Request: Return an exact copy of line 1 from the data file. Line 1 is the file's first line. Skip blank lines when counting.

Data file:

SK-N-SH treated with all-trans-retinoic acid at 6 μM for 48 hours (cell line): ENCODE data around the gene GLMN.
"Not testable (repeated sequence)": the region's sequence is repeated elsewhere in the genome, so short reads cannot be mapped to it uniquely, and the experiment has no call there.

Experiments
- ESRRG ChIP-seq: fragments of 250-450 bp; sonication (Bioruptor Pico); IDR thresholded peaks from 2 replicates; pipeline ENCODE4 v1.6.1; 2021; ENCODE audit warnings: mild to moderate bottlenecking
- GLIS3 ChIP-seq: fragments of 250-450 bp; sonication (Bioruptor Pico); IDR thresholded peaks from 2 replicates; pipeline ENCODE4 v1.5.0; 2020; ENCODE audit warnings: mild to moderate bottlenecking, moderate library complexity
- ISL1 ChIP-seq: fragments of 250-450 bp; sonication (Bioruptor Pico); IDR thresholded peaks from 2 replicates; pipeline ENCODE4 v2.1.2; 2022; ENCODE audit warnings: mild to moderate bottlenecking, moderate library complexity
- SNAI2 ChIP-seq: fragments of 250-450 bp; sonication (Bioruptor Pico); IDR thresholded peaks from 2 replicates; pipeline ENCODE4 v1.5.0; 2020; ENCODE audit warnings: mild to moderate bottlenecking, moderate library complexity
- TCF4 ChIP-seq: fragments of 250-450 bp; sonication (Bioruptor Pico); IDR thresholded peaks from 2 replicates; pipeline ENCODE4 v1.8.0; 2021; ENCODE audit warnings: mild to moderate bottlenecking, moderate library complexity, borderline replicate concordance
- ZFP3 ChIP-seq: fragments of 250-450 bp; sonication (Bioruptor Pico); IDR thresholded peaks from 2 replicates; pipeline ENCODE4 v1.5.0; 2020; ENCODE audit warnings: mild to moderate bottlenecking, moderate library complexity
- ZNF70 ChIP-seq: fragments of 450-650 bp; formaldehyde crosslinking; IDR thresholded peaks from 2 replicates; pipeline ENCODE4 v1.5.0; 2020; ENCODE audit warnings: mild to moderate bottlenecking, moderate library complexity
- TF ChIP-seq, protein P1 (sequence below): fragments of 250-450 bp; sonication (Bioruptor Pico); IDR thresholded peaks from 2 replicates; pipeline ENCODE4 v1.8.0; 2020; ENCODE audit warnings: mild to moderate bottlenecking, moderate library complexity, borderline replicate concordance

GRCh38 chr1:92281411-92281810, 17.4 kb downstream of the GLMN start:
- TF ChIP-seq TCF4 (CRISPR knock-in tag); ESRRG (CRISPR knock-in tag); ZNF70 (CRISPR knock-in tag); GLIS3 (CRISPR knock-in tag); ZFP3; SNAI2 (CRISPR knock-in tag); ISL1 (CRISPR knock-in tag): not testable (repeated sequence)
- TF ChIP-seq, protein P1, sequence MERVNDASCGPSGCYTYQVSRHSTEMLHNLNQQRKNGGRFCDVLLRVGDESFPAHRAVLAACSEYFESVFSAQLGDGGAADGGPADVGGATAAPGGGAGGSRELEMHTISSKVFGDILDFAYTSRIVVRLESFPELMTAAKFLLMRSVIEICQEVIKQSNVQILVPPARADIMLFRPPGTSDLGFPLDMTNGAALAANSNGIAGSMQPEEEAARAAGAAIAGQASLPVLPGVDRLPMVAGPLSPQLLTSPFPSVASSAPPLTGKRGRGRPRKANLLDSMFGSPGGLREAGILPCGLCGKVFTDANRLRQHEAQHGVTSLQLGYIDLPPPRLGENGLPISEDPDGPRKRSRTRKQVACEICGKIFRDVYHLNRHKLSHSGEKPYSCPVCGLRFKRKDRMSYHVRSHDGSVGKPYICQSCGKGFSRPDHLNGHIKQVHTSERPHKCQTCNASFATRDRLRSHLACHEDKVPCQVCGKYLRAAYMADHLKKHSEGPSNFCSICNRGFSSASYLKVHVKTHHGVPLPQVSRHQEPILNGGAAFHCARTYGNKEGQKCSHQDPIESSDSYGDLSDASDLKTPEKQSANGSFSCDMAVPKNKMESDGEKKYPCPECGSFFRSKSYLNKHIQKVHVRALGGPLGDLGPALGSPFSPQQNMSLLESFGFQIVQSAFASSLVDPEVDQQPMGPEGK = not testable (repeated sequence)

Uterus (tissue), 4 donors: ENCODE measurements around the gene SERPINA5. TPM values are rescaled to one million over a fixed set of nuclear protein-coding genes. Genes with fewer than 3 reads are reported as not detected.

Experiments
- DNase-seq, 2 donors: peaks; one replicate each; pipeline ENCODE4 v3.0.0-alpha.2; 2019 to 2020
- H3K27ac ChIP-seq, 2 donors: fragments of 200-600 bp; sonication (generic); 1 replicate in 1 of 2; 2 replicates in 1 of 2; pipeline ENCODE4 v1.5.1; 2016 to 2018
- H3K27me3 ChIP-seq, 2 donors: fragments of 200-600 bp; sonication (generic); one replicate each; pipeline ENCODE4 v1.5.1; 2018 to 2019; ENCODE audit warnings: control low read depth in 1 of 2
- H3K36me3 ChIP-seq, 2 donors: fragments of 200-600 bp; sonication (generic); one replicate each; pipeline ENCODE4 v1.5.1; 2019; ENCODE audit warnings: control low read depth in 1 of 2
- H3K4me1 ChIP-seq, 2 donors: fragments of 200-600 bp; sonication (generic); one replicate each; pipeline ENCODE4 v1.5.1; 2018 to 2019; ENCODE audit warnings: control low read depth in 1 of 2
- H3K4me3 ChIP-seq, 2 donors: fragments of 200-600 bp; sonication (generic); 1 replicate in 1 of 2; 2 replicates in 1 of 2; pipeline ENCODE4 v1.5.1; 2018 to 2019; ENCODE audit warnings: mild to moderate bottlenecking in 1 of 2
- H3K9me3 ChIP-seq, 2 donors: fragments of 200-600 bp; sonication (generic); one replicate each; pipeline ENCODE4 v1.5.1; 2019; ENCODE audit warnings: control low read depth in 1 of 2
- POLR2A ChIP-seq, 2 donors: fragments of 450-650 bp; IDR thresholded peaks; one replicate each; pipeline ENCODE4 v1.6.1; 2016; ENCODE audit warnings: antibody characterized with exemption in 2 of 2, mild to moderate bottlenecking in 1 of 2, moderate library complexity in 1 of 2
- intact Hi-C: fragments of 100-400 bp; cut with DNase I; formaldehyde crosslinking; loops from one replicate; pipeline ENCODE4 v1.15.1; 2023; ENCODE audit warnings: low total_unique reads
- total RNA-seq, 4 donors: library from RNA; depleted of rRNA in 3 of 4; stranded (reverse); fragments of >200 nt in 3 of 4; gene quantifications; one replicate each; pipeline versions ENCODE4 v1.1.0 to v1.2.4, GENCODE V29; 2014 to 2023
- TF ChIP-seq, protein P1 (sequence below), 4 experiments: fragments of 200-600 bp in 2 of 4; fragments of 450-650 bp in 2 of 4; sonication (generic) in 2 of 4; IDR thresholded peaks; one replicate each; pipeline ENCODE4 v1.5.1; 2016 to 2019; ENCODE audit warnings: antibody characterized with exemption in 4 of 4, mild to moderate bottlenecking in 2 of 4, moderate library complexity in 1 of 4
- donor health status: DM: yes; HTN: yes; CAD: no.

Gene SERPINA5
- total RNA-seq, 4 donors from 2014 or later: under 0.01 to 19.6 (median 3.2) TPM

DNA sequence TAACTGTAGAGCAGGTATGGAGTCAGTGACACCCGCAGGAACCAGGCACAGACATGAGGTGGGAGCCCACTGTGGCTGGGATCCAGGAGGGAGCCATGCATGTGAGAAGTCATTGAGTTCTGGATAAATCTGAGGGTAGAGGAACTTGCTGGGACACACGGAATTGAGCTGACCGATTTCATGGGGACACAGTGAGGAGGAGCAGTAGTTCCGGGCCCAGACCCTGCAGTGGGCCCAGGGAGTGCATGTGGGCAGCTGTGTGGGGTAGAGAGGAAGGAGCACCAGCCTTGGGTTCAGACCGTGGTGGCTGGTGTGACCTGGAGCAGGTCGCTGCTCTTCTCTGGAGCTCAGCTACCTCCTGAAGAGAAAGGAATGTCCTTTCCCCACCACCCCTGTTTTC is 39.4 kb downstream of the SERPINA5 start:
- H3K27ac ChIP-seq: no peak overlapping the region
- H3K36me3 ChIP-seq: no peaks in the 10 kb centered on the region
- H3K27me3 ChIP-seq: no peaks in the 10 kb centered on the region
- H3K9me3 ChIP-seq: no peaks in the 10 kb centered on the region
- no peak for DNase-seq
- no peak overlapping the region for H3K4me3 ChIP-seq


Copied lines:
SK-N-SH treated with all-trans-retinoic acid at 6 μM for 48 hours (cell line): ENCODE data around the gene GLMN.